"And about Sergey Ivanovitch and Varenka. You've noticed?...
I'm very anxious for it," she went on. "What do you think about
it?" And she peeped into his face.
"I don't know what to think," Levin answered, smiling. "Sergey
seems very strange to me in that way. I told you, you know..."
"Yes, that he was in love with that girl who died...."
"That was when I was a child; I know about it from hearsay and
tradition. I remember him then. He was wonderfully sweet. But
I've watched him since with women; he is friendly, some of them
he likes, but one feels that to him they're simply people, not
"Yes, but now with Varenka...I fancy there's something..."
"Perhaps there is.... But one has to know him.... He's a
peculiar, wonderful person. He lives a spiritual life only.
He's too pure, too exalted a nature."
"Why? Would this lower him, then?"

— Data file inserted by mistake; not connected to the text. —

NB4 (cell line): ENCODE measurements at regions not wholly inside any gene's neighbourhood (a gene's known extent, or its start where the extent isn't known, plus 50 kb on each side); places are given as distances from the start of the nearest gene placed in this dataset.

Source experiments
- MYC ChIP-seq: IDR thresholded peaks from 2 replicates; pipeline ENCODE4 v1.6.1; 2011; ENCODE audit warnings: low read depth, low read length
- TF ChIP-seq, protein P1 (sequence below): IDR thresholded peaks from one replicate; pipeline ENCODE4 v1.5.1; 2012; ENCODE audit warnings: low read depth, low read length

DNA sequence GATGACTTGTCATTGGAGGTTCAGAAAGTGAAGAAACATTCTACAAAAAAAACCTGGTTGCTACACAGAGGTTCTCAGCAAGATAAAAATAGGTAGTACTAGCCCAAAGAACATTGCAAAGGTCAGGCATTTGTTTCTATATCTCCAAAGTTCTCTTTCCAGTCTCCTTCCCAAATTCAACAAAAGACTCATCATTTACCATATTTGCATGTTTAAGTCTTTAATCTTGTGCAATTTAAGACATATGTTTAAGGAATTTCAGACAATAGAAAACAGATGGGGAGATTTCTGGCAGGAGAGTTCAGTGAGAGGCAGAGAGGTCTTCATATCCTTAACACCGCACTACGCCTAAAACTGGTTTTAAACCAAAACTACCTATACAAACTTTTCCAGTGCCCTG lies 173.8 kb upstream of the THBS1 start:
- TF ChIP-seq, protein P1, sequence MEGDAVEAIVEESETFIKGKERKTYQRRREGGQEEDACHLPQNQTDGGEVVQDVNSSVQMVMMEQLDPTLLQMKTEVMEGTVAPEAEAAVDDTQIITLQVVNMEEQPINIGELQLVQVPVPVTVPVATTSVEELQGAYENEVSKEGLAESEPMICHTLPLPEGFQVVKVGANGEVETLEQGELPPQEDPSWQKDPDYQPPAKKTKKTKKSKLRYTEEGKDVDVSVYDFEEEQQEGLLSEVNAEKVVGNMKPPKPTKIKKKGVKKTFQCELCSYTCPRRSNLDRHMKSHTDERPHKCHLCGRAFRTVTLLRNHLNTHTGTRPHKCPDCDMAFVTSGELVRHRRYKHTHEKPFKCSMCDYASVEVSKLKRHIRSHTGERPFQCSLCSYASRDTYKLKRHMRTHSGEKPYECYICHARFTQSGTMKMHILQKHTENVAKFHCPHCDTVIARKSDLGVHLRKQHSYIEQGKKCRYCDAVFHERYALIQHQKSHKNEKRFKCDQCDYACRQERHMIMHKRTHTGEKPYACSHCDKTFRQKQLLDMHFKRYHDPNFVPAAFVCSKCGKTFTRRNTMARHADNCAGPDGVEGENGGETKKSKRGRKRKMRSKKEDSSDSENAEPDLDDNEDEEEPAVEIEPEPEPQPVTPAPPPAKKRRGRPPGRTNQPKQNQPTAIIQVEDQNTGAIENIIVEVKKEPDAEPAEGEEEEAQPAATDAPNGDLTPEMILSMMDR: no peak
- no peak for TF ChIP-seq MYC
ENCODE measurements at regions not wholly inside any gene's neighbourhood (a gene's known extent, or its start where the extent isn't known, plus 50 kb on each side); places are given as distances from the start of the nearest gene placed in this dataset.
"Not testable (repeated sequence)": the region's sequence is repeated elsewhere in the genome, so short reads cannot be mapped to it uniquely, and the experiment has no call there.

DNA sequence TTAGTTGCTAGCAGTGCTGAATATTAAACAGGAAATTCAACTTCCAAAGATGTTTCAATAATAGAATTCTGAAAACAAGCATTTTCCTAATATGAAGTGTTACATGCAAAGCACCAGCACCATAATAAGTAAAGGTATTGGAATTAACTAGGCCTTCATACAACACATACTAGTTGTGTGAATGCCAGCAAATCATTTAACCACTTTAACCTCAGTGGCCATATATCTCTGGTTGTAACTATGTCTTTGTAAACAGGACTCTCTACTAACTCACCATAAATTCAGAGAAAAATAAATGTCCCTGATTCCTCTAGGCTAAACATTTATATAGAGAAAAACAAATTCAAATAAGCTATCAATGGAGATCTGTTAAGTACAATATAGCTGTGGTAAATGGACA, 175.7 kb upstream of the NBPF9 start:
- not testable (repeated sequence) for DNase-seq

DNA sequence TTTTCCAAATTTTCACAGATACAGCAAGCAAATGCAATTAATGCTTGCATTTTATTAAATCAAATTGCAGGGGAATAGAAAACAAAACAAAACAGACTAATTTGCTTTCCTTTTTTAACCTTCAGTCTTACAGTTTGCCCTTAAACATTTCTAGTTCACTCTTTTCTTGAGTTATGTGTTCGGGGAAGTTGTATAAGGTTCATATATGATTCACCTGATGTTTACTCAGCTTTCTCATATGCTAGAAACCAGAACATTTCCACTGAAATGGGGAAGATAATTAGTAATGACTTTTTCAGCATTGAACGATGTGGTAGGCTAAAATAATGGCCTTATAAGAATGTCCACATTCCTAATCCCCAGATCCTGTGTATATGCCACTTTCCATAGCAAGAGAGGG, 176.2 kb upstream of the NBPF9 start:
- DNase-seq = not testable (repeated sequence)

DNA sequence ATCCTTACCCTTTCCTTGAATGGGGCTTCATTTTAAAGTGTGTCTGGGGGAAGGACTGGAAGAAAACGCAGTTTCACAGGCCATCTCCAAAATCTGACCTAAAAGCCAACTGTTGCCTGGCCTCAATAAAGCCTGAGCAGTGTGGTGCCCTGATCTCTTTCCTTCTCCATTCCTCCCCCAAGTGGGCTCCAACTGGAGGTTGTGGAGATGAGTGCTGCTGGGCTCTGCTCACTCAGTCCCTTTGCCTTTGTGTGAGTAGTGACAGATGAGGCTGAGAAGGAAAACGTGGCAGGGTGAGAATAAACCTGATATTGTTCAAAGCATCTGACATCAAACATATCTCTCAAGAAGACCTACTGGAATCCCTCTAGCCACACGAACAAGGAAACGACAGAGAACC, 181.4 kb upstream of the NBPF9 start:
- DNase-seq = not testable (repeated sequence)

"No, but he's so used to a spiritual life that he can't reconcile
himself with actual fact, and Varenka is after all fact."
Levin had grown used by now to uttering his thought boldly,
without taking the trouble of clothing it in exact language. He
knew that his wife, in such moments of loving tenderness as now,
would understand what he meant to say from a hint, and she did
"Yes, but there's not so much of that actual fact about her as
about me. I can see that he would never have cared for me. She
is altogether spiritual."
"Oh, no, he is so fond of you, and I am always so glad when my
people like you...."
"Yes, he's very nice to me; but..."